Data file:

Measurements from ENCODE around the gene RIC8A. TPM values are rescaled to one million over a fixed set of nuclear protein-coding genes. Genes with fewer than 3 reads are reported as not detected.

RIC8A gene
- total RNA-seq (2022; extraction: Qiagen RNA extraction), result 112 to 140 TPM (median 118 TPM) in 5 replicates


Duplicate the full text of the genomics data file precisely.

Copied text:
Measurements from ENCODE around the gene RIC8A. TPM values are rescaled to one million over a fixed set of nuclear protein-coding genes. Genes with fewer than 3 reads are reported as not detected.

RIC8A gene
- total RNA-seq (2022; extraction: Qiagen RNA extraction), result 112 to 140 TPM (median 118 TPM) in 5 replicates